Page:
|Chemical and physical data|
|Molar mass||321.262 g·mol−1|
|3D model (JSmol)|
|(what is this?)|
Desformylflustrabromine (dFBr) is a monomethyltryptamine derivative which was first isolated as a secondary metabolite of the marine bryozoan Flustra foliacea.
dFBr has been identified as a novel positive allosteric modulator of neuronal nicotinic acetylcholine receptor with sub-type specificity for heteromeric receptor with no effect on homomeric sub-type. A recent study has been published which describes the synthesis of water-soluble salts of dFBr and its action has been confirmed as selective potentiator of α4β2 nicotinic acetylcholine receptor responses by using two-electrode voltage clamp whole cell recordings. In the year 2002 it was reported that dFBr was cytotoxic on human colon cancer cell line HCT 116.
Desformylflustrabromine has also been found to be a positive allosteric modulator for the α2β2 subtype of neuronal nicotinic acetylcholine receptor. Additionally it relieves the inhibition of both α2β2 and α4β2 nicotinic acetylcholine receptors by β-Amyloid (1–42) Peptide. Thus desformylflustrabromine can potentially be used in the treatment of Alzheimer's disease. Many of the analogues and derivatives of dFBr are reported to have a potentiating effect on the α4β2 receptors.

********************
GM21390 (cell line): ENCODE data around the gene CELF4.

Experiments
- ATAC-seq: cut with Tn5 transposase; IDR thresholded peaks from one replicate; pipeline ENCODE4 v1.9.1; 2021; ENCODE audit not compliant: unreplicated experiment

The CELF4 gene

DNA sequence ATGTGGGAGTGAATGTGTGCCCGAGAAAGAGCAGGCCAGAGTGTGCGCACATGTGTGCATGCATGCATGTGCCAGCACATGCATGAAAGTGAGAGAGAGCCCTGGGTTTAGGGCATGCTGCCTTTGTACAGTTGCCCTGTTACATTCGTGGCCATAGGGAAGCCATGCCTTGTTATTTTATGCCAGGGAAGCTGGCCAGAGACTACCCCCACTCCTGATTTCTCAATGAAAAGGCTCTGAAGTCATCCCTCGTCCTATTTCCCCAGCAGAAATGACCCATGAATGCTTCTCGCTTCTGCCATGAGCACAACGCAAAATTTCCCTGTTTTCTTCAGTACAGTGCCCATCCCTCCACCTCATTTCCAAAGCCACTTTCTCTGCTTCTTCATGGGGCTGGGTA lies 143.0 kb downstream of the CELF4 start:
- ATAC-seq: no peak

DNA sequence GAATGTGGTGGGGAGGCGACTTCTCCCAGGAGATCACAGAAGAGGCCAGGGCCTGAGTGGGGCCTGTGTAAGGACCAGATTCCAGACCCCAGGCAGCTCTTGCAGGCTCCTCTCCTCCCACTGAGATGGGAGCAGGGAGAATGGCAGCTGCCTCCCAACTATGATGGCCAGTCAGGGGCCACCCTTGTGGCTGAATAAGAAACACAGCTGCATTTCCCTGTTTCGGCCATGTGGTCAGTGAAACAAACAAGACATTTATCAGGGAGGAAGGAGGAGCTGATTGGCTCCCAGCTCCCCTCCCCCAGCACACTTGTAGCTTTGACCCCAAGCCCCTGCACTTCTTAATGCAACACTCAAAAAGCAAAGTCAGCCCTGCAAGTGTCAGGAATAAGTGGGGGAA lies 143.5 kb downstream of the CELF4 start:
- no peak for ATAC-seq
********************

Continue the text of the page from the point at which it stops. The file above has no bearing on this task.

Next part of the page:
Modulation of nicotonic acetylcholine receptor function by desformylflustrabromine has also been found to produce analgesic and anti-allodynic effects in animal models, which could potentially make it of interest for the treatment of neuropathic pain. Anti-addictive and pro-cognitive actions have also been demonstrated. Furthermore, limited experimental data suggests a potential use in treating the compulsive behaviors seen in OCD.